Another vital step adults can take, is to model that things will be safe, secure and manageable. Kids take their leads from adults on this. Something very constructive that the adults can do is limit the amount of exposure that the child has to this and similar stories. In other words, turn the news off - it is not helping the child and really not helping most adults.

I have worked in emergency cases such as through the ER of a major hospital and on a child abuse team. Taking these tragedies into your home life does not help you or your family.

Instead, turn the family focus on to things that are normal, fun and engaging. This reinforces the child's sense of security. That is real help.

Wednesday, December 5, 2012

Harassment as domestic violence

The Ontario Court of Appeal in its decision regarding R v. Doherty has emphasized a powerful legal principal which affirms that abuse can include harassment. This means that physical violence is not a necessary element of a criminal charge and conviction. 

Mr. Doherty is a man with a lengthy criminal record that includes prior convictions for regarding three other women. He also had a record for failing to honour the direction of police, probation and the courts. However, what matters in this case is the inclusion of non physical injury as the basis for a conviction.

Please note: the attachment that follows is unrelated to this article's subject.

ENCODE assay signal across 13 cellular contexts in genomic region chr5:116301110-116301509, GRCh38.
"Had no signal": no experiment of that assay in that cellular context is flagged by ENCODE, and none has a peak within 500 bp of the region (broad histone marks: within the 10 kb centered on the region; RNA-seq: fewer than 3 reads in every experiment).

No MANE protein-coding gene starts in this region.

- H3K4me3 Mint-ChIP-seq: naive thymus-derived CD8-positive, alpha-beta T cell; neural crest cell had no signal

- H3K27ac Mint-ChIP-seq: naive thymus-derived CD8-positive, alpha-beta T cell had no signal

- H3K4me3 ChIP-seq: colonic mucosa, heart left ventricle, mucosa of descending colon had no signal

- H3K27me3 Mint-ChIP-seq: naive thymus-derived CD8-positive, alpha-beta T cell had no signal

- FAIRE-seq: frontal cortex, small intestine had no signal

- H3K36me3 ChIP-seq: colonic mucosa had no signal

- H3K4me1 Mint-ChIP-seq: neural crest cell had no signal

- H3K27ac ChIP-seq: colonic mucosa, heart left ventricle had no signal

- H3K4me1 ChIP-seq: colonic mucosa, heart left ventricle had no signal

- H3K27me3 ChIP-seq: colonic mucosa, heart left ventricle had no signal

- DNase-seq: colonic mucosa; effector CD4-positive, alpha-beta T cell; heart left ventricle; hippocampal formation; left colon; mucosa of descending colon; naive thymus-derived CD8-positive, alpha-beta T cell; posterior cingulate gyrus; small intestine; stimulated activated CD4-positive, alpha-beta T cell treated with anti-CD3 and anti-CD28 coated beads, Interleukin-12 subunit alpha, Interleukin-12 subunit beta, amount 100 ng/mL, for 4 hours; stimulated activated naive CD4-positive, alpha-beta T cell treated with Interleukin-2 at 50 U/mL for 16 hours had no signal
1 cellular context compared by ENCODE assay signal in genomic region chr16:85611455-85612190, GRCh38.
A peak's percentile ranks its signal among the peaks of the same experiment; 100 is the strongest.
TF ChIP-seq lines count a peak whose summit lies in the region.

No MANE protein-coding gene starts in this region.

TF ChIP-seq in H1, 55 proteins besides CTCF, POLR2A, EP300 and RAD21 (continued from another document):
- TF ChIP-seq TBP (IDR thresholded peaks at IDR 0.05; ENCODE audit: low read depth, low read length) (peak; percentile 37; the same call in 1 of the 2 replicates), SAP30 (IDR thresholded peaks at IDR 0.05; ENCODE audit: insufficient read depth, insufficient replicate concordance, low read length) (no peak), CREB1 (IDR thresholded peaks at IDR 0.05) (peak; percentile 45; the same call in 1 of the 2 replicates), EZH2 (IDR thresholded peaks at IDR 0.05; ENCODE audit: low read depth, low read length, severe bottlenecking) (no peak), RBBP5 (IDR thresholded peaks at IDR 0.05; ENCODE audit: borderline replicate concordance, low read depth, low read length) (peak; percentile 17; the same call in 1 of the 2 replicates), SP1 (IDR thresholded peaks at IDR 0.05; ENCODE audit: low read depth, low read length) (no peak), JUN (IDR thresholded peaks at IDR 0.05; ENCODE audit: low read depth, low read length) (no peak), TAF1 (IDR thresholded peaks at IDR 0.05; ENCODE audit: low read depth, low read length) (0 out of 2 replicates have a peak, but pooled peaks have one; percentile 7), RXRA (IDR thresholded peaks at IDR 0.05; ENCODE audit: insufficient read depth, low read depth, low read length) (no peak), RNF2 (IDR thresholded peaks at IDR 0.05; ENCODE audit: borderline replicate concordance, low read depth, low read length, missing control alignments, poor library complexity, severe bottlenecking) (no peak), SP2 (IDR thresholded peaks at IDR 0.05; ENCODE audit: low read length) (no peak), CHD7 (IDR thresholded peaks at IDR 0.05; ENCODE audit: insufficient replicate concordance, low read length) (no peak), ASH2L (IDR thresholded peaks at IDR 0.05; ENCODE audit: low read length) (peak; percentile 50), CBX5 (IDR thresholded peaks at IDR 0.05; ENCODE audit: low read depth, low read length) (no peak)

The court states at para. 7 of its decision:
Ms. Mikulska suffered greatly as a result of the harassment. She was terrified of the appellant.
The decision further notes at para. 13:

Ms. Mikulska suffered mentally and physically as a result of the appellant’s harassment. She lost weight, lost sleep and was anxious and worried about what he may do to her. The impact on her was magnified each time he ignored her pleas to stop, the police warnings and the court orders    
In other words, his harassment caused her injury but not through physical force. 

The court also makes reference to a comment from the trail judge that is worth considering. The giving of evidence against your abuser also has an impact on the victim:

In my view, she fell within that category of witness who was re-victimized by having to come to court and give evidence.

In para. 15, the appeal court affirms that physical force is not necessary:

I agree with the respondent that the appellant is not entitled to mitigation on the basis that there were no physical assaults. As the trial judge noted, submissions suggesting that the lack of physical violence makes this offence less serious, “reflect a failure to appreciate that the primary impact of harassment is very often psychological … there is no requirement that there be physical harm to make out a very serious case of criminal harassment.

This decision will not solve domestic violence including harassment. It does give the police and the judiciary good guidance on the role that harassment plays as part of the world of abuse. 

Wednesday, November 28, 2012

Phoenix Sinclair Inquiry

The inquiry into the death of Phoenix Sinclair is starting to open up some distressingly familiar themes in the world of social work.